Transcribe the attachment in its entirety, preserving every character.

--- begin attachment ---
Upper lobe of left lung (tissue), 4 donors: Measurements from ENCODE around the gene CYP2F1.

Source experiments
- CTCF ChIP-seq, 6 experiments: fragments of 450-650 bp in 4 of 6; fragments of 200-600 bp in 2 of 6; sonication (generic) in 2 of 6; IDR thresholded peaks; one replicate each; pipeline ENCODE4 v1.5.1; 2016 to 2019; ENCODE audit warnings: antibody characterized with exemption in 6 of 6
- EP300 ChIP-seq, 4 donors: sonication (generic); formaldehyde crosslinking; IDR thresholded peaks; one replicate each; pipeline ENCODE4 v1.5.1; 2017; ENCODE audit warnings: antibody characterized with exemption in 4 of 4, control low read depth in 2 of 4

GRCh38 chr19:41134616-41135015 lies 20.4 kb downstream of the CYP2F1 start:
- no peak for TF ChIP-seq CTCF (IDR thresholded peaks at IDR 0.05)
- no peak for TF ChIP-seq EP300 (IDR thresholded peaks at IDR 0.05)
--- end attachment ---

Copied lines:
Upper lobe of left lung (tissue), 4 donors: Measurements from ENCODE around the gene CYP2F1.

Source experiments
- CTCF ChIP-seq, 6 experiments: fragments of 450-650 bp in 4 of 6; fragments of 200-600 bp in 2 of 6; sonication (generic) in 2 of 6; IDR thresholded peaks; one replicate each; pipeline ENCODE4 v1.5.1; 2016 to 2019; ENCODE audit warnings: antibody characterized with exemption in 6 of 6
- EP300 ChIP-seq, 4 donors: sonication (generic); formaldehyde crosslinking; IDR thresholded peaks; one replicate each; pipeline ENCODE4 v1.5.1; 2017; ENCODE audit warnings: antibody characterized with exemption in 4 of 4, control low read depth in 2 of 4

GRCh38 chr19:41134616-41135015 lies 20.4 kb downstream of the CYP2F1 start:
- no peak for TF ChIP-seq CTCF (IDR thresholded peaks at IDR 0.05)
- no peak for TF ChIP-seq EP300 (IDR thresholded peaks at IDR 0.05)